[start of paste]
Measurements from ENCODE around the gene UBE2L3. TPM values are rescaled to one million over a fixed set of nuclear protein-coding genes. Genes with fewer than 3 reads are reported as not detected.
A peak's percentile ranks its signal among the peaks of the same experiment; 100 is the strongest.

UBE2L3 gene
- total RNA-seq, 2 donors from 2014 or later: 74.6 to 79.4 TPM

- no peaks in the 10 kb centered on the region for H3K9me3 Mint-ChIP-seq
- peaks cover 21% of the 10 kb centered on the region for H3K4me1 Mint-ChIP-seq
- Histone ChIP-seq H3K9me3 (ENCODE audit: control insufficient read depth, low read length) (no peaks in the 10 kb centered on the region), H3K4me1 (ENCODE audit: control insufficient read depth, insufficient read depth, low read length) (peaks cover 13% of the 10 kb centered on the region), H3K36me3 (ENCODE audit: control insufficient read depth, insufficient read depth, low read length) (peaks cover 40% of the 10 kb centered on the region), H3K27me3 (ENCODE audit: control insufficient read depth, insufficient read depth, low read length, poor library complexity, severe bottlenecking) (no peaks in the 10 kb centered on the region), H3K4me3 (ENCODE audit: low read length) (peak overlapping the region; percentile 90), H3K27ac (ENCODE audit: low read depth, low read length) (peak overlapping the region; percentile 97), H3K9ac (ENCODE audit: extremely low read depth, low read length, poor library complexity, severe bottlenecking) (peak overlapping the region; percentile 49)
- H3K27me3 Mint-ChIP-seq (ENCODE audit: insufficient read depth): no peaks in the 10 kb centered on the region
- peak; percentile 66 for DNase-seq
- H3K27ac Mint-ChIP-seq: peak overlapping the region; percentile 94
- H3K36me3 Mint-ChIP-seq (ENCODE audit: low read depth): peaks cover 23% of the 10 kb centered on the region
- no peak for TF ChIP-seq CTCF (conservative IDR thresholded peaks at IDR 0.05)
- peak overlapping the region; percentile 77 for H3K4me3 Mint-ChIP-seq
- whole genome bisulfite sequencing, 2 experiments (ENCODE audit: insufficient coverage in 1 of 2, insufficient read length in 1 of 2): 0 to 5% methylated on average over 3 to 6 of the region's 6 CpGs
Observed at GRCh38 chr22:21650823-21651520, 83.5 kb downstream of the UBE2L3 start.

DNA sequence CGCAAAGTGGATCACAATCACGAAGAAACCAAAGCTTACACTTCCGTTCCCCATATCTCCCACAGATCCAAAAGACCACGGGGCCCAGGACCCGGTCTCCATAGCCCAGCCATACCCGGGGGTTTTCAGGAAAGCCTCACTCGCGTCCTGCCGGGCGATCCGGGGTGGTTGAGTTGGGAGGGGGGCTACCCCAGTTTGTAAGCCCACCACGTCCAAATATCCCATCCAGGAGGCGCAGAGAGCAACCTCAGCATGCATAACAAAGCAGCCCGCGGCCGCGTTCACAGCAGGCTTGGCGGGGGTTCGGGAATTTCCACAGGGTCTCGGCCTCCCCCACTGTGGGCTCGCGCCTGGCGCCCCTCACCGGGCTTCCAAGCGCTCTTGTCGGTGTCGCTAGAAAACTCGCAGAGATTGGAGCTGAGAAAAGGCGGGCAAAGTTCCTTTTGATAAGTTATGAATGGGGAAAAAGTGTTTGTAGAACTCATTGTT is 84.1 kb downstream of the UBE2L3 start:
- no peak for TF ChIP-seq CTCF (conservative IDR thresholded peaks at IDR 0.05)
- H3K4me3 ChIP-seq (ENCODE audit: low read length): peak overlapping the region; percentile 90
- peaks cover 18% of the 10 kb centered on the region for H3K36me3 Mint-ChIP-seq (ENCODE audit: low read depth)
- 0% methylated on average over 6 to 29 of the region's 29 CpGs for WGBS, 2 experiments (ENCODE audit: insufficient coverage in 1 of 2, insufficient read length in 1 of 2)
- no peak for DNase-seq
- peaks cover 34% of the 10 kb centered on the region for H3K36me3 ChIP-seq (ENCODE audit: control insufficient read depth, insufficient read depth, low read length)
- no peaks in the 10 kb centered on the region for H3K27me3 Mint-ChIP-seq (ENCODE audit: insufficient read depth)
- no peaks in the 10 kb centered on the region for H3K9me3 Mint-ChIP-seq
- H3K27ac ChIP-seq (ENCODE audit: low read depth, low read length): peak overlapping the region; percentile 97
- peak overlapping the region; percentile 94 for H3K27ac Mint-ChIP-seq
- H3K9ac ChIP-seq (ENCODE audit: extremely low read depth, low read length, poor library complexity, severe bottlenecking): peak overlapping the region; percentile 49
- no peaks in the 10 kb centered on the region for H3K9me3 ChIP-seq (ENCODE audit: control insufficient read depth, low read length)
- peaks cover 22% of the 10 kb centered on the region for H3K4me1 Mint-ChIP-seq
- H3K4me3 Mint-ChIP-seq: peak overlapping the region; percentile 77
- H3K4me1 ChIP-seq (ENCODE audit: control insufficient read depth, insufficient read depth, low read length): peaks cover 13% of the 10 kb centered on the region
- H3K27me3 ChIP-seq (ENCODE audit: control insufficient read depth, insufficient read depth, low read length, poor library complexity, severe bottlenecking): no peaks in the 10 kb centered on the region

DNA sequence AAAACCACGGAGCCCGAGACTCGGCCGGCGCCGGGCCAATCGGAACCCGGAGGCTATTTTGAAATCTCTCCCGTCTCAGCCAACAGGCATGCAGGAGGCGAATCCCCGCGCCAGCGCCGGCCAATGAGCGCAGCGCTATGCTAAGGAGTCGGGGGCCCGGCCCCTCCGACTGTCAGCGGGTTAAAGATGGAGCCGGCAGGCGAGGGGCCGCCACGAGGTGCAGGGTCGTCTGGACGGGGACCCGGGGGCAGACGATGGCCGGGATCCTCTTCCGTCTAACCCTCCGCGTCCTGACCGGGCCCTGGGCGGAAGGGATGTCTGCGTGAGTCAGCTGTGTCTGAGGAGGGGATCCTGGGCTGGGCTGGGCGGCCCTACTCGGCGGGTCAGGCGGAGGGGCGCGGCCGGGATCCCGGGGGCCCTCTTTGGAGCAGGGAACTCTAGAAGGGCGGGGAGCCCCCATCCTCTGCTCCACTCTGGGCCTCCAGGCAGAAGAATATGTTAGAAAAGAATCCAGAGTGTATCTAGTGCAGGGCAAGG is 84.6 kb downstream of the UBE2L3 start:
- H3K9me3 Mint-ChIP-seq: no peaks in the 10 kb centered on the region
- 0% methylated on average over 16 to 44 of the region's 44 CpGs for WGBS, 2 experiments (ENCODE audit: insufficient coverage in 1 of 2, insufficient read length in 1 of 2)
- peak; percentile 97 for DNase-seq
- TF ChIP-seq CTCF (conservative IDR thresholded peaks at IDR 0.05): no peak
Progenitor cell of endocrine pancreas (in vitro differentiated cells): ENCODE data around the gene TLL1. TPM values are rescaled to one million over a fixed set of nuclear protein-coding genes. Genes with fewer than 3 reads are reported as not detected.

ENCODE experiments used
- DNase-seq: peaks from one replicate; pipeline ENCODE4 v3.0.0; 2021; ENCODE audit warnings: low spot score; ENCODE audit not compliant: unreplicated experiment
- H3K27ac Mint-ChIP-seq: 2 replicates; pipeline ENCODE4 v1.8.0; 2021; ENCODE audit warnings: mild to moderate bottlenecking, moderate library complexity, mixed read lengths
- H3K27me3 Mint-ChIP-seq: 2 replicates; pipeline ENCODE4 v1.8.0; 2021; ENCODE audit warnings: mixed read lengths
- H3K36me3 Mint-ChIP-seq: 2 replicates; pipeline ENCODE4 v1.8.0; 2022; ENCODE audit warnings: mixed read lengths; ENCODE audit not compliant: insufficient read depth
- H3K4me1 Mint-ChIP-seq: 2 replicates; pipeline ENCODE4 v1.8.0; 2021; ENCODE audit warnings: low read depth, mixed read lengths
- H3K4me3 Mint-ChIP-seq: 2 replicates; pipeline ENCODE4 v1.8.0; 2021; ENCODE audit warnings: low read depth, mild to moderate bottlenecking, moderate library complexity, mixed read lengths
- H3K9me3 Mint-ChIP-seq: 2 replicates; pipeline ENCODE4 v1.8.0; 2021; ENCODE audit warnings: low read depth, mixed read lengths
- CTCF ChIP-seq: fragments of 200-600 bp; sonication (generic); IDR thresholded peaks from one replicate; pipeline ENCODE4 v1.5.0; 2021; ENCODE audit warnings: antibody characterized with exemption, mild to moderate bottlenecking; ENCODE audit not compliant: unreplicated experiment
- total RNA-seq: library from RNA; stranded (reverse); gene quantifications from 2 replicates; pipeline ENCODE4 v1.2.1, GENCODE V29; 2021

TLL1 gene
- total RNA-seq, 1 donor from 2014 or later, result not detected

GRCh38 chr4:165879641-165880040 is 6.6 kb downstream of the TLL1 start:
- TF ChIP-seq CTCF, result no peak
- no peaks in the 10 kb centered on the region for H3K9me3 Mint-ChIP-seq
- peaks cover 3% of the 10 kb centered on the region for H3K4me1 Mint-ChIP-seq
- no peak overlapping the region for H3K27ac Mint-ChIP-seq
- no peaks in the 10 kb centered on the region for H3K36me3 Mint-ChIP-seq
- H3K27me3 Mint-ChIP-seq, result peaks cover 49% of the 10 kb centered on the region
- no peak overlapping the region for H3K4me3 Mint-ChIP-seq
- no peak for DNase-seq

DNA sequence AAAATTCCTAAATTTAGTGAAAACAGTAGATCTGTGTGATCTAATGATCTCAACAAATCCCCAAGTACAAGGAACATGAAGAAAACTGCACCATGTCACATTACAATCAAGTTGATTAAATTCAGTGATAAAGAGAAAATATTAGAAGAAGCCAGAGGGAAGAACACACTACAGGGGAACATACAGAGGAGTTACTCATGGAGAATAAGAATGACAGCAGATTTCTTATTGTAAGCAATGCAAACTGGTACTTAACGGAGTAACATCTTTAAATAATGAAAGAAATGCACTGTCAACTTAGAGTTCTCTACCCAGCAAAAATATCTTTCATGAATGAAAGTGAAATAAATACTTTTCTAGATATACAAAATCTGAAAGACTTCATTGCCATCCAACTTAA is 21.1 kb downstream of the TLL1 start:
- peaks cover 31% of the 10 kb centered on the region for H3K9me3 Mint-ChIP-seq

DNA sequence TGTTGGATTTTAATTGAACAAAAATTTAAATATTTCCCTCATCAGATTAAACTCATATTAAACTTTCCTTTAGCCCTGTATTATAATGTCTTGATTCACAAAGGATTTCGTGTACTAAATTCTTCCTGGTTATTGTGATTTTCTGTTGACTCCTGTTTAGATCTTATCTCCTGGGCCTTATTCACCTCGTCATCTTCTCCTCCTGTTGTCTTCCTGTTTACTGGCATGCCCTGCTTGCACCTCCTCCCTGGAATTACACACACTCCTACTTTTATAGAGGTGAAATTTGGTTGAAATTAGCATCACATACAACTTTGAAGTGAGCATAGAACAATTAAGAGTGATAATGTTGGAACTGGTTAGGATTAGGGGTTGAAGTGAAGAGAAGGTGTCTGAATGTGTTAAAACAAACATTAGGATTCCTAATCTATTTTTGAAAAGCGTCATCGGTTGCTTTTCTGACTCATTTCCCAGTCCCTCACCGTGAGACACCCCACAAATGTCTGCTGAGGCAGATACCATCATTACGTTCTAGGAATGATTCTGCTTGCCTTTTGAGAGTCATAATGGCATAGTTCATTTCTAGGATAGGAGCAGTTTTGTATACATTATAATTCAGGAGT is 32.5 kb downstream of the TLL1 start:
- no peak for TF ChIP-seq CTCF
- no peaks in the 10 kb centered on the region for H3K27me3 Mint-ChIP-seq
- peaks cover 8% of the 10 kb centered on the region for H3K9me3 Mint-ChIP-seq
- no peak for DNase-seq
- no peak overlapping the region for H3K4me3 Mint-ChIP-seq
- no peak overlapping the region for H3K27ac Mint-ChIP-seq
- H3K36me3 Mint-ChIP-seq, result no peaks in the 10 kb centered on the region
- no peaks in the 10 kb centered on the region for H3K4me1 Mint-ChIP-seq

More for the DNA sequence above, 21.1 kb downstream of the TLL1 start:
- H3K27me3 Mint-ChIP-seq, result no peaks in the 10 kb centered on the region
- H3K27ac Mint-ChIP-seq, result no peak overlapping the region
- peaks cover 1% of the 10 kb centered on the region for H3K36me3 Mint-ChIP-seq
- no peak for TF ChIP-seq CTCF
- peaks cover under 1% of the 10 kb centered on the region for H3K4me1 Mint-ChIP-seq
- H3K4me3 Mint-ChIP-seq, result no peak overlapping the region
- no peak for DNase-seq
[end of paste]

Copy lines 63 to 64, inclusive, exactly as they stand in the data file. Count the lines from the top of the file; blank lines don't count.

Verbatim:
- no peak for TF ChIP-seq CTCF
- no peaks in the 10 kb centered on the region for H3K27me3 Mint-ChIP-seq